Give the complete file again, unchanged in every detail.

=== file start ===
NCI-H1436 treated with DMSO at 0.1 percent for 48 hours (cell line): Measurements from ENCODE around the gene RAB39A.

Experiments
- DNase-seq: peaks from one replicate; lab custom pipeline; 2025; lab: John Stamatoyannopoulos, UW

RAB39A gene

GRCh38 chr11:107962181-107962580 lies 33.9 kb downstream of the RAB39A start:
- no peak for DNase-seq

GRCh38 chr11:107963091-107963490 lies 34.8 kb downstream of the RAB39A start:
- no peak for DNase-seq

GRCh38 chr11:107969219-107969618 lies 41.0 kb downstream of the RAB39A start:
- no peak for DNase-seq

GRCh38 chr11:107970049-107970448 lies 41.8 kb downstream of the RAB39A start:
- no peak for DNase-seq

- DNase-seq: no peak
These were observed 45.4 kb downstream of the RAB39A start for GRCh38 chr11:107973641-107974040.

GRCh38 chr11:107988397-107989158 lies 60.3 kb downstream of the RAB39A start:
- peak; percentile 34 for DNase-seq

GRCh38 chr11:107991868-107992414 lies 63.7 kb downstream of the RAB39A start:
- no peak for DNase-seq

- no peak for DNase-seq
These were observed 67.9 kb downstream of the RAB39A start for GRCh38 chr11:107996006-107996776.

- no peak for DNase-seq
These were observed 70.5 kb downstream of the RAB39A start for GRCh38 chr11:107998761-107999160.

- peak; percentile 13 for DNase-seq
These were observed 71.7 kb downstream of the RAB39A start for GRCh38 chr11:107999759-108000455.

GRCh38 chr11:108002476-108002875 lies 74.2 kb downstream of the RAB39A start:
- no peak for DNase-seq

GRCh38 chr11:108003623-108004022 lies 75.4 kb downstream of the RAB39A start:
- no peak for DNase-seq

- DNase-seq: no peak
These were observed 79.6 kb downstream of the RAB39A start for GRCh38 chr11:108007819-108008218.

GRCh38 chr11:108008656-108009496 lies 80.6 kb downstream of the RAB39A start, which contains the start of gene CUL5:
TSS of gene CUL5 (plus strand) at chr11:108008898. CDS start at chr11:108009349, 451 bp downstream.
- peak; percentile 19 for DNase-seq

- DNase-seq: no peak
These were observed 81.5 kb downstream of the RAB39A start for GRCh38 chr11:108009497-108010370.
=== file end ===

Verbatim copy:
NCI-H1436 treated with DMSO at 0.1 percent for 48 hours (cell line): Measurements from ENCODE around the gene RAB39A.

Experiments
- DNase-seq: peaks from one replicate; lab custom pipeline; 2025; lab: John Stamatoyannopoulos, UW

RAB39A gene

GRCh38 chr11:107962181-107962580 lies 33.9 kb downstream of the RAB39A start:
- no peak for DNase-seq

GRCh38 chr11:107963091-107963490 lies 34.8 kb downstream of the RAB39A start:
- no peak for DNase-seq

GRCh38 chr11:107969219-107969618 lies 41.0 kb downstream of the RAB39A start:
- no peak for DNase-seq

GRCh38 chr11:107970049-107970448 lies 41.8 kb downstream of the RAB39A start:
- no peak for DNase-seq

- DNase-seq: no peak
These were observed 45.4 kb downstream of the RAB39A start for GRCh38 chr11:107973641-107974040.

GRCh38 chr11:107988397-107989158 lies 60.3 kb downstream of the RAB39A start:
- peak; percentile 34 for DNase-seq

GRCh38 chr11:107991868-107992414 lies 63.7 kb downstream of the RAB39A start:
- no peak for DNase-seq

- no peak for DNase-seq
These were observed 67.9 kb downstream of the RAB39A start for GRCh38 chr11:107996006-107996776.

- no peak for DNase-seq
These were observed 70.5 kb downstream of the RAB39A start for GRCh38 chr11:107998761-107999160.

- peak; percentile 13 for DNase-seq
These were observed 71.7 kb downstream of the RAB39A start for GRCh38 chr11:107999759-108000455.

GRCh38 chr11:108002476-108002875 lies 74.2 kb downstream of the RAB39A start:
- no peak for DNase-seq

GRCh38 chr11:108003623-108004022 lies 75.4 kb downstream of the RAB39A start:
- no peak for DNase-seq

- DNase-seq: no peak
These were observed 79.6 kb downstream of the RAB39A start for GRCh38 chr11:108007819-108008218.

GRCh38 chr11:108008656-108009496 lies 80.6 kb downstream of the RAB39A start, which contains the start of gene CUL5:
TSS of gene CUL5 (plus strand) at chr11:108008898. CDS start at chr11:108009349, 451 bp downstream.
- peak; percentile 19 for DNase-seq

- DNase-seq: no peak
These were observed 81.5 kb downstream of the RAB39A start for GRCh38 chr11:108009497-108010370.